Krusekopf publishes Mongolia COVID-19 chapter

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ckrusekopf
COVID Response Team in Mongolia

School of Business Prof. Charles Krusekopf recently had his book chapter "Mongolia: After Successful Containment, Challenges Remain" published in a book that is now available from Oxford University Press, Covid-19 in AsiaLaw and Policy Contexts. The book was edited by Victor V. Ramraj of the Centre for Asia Pacific Initiatives at the University of Victoria, and is the the first collected volume on COVID-19 law and policy issues in Asia. The book was written in spring and summer as the pandemic was evolving, and captures initial responses to the pandemic while identifying enduring law and policy challenges. The book includes contributions by academics as well as authors with experience in diplomacy, aviation, central banks, international trade, public health agencies, journalism, software development, medicine, and climate advocacy.

The Mongolia chapter was co-written with Mendee Jargalsaikhan of the Asia Pacific Foundation, and focuses on Mongolia's great success at preventing the public health impacts of COVID-19, despite Mongolia's location close to the epicenter of the outbreak in China. However, Mongolia's public health success came at an economic cost as the country was forced to close its borders to outside visitors and trade was disrupted. Thus far Mongolia has continued to enjoy success in the battling the virus, despite a few local outbreaks, there have been no deaths from COVID-19 in the country to date.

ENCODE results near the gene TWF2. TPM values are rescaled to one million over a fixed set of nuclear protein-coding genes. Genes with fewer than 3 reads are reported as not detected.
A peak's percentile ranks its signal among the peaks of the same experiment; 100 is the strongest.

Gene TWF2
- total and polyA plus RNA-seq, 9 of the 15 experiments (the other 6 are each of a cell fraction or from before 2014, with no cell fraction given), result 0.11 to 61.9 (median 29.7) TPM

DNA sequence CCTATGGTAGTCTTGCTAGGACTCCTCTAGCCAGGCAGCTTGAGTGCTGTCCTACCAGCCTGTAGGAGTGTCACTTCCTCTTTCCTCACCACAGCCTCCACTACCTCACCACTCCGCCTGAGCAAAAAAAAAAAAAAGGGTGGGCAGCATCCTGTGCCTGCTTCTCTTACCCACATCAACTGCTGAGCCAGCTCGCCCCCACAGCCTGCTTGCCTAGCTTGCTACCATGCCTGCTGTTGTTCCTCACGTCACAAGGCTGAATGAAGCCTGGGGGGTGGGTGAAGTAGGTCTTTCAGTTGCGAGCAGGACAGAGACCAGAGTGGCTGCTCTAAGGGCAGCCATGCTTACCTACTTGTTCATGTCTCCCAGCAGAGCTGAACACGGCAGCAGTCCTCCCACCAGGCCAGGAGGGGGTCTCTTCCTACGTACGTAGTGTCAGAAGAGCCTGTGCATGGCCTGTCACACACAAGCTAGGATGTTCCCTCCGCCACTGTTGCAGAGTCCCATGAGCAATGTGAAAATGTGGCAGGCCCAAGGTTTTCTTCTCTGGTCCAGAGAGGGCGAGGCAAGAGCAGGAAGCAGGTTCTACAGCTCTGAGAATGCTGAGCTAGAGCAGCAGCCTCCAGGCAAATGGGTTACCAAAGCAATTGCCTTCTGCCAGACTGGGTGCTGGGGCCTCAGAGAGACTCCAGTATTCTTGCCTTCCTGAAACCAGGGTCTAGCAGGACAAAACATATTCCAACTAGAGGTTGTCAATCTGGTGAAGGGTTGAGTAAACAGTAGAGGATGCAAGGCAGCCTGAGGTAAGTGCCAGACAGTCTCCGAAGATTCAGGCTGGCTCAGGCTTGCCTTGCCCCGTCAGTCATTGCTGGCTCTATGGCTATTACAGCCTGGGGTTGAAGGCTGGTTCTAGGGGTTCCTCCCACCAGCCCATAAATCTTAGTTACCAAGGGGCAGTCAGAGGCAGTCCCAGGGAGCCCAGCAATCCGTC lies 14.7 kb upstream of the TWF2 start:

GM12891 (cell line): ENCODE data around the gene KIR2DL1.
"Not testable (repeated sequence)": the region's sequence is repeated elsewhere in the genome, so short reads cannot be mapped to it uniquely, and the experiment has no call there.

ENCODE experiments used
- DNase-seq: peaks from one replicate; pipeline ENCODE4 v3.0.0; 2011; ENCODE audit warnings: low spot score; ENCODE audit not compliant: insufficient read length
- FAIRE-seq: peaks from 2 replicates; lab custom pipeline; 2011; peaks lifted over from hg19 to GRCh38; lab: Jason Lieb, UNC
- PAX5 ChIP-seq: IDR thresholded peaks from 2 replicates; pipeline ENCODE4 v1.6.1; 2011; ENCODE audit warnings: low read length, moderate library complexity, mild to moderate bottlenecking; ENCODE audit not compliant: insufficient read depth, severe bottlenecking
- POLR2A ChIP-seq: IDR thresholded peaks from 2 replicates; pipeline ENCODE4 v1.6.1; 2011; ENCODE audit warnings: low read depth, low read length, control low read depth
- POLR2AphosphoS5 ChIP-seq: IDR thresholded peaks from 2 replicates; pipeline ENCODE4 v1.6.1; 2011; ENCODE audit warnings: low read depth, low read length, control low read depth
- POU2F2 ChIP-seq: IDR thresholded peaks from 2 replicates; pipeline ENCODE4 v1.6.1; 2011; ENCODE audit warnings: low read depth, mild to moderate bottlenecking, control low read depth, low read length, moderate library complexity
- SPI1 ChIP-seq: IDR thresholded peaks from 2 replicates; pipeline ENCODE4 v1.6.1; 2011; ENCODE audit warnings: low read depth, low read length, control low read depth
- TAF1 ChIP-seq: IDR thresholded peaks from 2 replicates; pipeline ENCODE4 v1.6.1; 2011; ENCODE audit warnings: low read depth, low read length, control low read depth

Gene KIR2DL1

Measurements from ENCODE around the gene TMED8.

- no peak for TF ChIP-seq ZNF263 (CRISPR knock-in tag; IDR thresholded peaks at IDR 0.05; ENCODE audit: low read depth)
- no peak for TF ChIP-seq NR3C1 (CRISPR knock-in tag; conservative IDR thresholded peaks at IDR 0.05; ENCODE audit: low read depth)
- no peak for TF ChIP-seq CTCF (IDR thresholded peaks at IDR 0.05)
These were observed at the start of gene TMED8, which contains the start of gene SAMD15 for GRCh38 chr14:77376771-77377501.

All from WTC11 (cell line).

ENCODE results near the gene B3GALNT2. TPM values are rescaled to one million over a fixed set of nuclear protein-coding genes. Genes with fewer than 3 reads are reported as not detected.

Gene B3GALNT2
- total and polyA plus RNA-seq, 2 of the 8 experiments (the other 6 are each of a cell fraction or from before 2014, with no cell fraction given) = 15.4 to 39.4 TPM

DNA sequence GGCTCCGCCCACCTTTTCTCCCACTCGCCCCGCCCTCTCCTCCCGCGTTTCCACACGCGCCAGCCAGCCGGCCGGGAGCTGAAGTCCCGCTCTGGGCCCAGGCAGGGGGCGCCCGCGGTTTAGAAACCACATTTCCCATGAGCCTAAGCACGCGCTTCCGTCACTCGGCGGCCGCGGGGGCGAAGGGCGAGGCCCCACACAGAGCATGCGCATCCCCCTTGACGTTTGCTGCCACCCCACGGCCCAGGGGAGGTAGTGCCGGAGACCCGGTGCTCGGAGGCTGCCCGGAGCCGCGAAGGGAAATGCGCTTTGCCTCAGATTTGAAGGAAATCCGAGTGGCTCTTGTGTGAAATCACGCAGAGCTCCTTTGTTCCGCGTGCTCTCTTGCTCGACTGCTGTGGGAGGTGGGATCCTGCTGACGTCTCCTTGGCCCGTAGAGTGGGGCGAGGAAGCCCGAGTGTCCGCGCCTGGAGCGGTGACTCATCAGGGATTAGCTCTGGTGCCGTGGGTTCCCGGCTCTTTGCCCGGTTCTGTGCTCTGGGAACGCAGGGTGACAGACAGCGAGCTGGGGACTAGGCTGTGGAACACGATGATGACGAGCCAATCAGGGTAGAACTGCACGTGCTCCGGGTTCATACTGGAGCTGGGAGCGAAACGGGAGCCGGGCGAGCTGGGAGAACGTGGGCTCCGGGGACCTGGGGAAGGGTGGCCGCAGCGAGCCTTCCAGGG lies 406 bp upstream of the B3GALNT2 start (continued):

The country faces continuing challenges however as periodic outbreaks lead to further trade closures, and the country has vowed to not open to travellers until a vaccine is widely available. As a developing country, Mongolia may face delays as wealthier countries line up first to get the vaccine. One intersting dynamic is that both China and Russia, Mongolia's two neighbours, are engaging in "vaccine diplomacy," offering to help countries such as Mongolia gain earlier access to their vaccines in exchange for closer ties. Mongolia remains wary, however, as they fear further encroachment on their independence, however the pressure of the situation may force Mongolia to accept this bargain.

Charles Krusekopf remains engaged with Mongolia through the non-profit he founded 20 years ago, the American Center for Mongolian Studies (ACMS), the largest international academic research centre in Mongolia. In 2019 several RRU students participated in the ACMS Mongolia Field School, but the 2020 and 2021 Field Schools on site in Mongolia have been forced to be cancelled due to the travel restrictions. However the ACMS is planning a series of online courses related to Mongolia in spring 2021, including courses on Mongolian Buddhism, the environmental and social impacts of mining on Mongolia, and Mongolian language. The courses will be free and open to anyone who is intersted to participate due to the support of the Henry Luce Foundation. Sign up will begin in the New Year, and anyone intersted in these courses or academic opportunities related to Mongolia can follow the ACMS website or Facebook.